Khadi and Village Industries Commission (KVIC) is planning to upgrade its six cotton sliver plants under the Khadi Reform Development Program (KRDP) this year in order to increase supply of cotton to Khadi institutions. Most of the plants are more than three decades old and it is necessary to change technology which will also increase the production capacity for better supply, said V K Saxena, chairman of KVIC.
The commission will spend about Rs 35-40 crore on the upgradation of the plants. In the first quarter of next financial year, upgradation will be commissioned in all the six plants as the result . . With the upgradation of existing plants, the production capacity will increase by 40 percent from current four million kgs to 5.6 million kgs a year.
Looking at the rising demand of khadi, they are also considering setting up two new sliver plants. However, it will take some time as detail report is yet to be prepared.
KVIC is planning to provide sales platform to products made in prisons across India. At the annual board meeting at Sabarmati Ashram in Ahmedabad, the commission had taken this decision. KVIC has been encouraging prison inmates to take up khadi production.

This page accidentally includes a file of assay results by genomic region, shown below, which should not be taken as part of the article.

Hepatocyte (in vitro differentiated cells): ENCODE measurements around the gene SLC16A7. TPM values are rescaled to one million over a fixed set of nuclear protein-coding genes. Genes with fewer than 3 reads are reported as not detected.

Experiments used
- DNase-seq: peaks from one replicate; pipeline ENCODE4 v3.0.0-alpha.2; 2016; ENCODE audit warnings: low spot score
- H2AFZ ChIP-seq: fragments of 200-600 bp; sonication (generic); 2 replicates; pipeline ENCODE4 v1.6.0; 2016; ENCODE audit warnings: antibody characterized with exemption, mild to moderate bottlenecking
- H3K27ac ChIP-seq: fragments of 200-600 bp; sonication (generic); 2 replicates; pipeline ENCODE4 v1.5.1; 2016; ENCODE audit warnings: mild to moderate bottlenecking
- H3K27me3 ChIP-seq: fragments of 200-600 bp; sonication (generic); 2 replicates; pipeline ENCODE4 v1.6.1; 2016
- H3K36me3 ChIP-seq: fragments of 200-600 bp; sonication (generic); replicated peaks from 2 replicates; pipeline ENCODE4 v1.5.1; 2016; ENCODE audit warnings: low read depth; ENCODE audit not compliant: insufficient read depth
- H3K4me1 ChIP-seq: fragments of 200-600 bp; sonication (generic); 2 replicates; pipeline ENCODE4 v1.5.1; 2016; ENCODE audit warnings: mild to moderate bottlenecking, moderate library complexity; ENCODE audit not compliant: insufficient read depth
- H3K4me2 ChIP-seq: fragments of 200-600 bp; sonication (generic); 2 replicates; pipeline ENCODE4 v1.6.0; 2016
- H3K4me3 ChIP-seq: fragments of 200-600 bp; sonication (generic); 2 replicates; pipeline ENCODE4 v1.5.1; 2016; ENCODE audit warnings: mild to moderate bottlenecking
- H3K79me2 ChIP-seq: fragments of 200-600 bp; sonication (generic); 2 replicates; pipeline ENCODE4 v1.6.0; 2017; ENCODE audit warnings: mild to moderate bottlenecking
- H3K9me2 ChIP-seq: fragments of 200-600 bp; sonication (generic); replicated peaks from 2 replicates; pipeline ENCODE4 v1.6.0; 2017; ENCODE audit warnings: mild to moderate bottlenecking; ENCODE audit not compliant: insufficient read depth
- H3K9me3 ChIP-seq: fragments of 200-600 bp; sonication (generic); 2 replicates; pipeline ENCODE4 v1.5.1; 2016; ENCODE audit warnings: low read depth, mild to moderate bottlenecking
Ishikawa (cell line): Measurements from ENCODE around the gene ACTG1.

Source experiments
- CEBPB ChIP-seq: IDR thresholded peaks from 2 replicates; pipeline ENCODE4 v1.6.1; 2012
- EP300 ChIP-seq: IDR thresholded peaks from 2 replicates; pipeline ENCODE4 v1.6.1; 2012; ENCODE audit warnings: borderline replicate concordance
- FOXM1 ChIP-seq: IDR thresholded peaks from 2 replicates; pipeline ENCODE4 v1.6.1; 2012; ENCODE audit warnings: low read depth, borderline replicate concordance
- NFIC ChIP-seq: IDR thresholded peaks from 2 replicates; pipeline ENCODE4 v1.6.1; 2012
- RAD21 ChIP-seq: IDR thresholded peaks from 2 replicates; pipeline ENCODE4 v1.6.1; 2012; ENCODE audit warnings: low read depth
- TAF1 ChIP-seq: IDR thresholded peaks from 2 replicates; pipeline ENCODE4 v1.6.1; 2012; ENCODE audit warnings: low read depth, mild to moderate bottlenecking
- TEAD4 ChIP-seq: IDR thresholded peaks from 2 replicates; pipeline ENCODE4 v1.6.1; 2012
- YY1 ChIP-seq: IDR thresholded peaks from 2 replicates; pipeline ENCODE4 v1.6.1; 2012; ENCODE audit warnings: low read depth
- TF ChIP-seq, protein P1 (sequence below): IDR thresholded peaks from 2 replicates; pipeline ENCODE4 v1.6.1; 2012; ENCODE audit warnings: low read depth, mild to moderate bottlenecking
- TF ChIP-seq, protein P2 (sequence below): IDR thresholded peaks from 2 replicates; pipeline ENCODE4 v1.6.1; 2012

It is observed that these prisons made products attain high quality, as witnessed in the jails of Gurugram and Tihar, where rehabilitation efforts are in progress. As an extension of these ongoing efforts, they have decided to provide a sale platform in KVIC's Khadi outlets.
Based on the success of the pilot khadi sales through prisoners, the commission will tie up with more prisons in the country.
The commission has set about Rs 1,900-2,000 crore sales target of khadi and village industries products in the year 2016-17, the KVIC chairman claiming 80 percent achievement of the target so far. Last year sales stood at Rs 1,510 crore. Going forward, KVIC is aiming at sales worth Rs 5,000 crore in next two years.
Recognizing the importance of enhancing the wages of khadi artisans to a moderate level and in order to ensure that khadi profession provides sustainable life support, the commission will increase the remuneration per hank (a coil or skein of yarn) from the existing Rs 5.50 to Rs 7 with effect from April 2017. This will increase the income of over 1.5 million khadi artisans across India. Higher wages will help improve khadi production in India.
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